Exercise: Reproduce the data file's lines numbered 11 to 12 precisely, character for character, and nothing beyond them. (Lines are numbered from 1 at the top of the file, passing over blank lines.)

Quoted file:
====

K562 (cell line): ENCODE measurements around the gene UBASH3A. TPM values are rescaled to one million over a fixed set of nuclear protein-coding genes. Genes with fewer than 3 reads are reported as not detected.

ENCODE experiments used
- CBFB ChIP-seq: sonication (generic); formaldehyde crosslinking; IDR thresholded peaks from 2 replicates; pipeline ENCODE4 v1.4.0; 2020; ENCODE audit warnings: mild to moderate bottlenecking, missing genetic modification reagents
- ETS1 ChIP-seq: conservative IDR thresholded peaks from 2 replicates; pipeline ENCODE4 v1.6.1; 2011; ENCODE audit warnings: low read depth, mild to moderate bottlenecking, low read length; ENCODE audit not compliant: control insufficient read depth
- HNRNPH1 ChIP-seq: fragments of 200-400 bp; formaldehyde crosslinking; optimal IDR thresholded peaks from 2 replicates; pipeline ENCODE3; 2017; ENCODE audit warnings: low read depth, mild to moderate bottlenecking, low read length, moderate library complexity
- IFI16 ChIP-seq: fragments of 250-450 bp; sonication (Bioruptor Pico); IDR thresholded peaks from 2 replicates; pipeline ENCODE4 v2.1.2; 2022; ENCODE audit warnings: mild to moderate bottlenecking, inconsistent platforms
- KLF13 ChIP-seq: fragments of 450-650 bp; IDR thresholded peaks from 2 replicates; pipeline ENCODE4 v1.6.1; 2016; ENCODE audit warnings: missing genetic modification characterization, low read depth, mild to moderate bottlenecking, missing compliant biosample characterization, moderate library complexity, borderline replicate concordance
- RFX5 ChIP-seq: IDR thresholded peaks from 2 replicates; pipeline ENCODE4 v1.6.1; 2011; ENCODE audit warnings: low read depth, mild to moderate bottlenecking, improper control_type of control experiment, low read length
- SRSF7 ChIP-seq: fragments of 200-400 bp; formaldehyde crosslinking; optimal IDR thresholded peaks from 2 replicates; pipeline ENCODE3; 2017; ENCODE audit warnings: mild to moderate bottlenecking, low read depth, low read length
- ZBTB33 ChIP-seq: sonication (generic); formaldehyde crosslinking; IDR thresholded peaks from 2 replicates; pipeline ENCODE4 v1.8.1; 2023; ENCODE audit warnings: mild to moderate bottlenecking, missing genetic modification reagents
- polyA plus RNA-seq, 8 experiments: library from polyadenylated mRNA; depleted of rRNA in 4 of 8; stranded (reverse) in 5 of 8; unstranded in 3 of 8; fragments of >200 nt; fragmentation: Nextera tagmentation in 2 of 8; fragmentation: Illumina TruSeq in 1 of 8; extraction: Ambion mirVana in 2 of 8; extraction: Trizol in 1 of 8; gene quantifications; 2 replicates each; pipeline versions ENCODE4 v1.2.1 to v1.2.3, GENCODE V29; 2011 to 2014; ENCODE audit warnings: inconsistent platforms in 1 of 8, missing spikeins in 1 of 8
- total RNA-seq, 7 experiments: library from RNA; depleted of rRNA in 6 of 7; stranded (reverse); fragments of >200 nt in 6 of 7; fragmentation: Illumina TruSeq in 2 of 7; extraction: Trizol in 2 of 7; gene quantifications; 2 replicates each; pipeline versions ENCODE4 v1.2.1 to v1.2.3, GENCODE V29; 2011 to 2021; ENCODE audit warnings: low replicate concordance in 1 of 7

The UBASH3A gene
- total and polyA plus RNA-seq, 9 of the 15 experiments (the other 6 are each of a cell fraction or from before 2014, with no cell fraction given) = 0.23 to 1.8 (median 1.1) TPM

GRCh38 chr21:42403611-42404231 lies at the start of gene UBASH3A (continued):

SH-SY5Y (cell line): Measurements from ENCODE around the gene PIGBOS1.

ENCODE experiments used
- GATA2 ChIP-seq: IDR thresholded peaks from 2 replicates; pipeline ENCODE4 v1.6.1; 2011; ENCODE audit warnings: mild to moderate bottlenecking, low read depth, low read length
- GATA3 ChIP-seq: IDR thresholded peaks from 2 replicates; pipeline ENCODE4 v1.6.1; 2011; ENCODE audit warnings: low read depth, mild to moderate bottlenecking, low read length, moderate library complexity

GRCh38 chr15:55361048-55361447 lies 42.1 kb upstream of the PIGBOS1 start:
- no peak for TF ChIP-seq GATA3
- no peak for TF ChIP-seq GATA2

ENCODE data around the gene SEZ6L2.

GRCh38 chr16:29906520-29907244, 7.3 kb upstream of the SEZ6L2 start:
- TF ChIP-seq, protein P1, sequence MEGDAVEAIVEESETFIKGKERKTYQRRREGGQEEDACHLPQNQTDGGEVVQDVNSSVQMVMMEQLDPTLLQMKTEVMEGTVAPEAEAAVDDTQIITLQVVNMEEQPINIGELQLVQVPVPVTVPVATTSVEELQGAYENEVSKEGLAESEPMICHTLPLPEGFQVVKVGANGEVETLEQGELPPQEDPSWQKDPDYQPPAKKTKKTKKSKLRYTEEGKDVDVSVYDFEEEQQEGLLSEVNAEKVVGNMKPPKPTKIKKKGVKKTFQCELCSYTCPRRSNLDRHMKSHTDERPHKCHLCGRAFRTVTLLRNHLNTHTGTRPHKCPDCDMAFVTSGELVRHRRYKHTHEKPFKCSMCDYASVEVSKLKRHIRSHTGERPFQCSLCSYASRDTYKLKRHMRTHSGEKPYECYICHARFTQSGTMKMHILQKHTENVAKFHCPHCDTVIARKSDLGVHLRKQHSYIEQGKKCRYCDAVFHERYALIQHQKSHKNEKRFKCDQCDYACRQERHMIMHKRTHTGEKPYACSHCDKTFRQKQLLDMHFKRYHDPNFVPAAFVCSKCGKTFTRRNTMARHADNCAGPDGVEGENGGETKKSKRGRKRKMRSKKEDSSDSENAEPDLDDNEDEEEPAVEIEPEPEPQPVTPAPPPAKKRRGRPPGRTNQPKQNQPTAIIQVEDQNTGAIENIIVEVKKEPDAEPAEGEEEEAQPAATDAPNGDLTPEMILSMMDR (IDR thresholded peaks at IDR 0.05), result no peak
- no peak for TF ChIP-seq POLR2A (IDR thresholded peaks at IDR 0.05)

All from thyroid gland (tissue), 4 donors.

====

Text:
- polyA plus RNA-seq, 8 experiments: library from polyadenylated mRNA; depleted of rRNA in 4 of 8; stranded (reverse) in 5 of 8; unstranded in 3 of 8; fragments of >200 nt; fragmentation: Nextera tagmentation in 2 of 8; fragmentation: Illumina TruSeq in 1 of 8; extraction: Ambion mirVana in 2 of 8; extraction: Trizol in 1 of 8; gene quantifications; 2 replicates each; pipeline versions ENCODE4 v1.2.1 to v1.2.3, GENCODE V29; 2011 to 2014; ENCODE audit warnings: inconsistent platforms in 1 of 8, missing spikeins in 1 of 8
- total RNA-seq, 7 experiments: library from RNA; depleted of rRNA in 6 of 7; stranded (reverse); fragments of >200 nt in 6 of 7; fragmentation: Illumina TruSeq in 2 of 7; extraction: Trizol in 2 of 7; gene quantifications; 2 replicates each; pipeline versions ENCODE4 v1.2.1 to v1.2.3, GENCODE V29; 2011 to 2021; ENCODE audit warnings: low replicate concordance in 1 of 7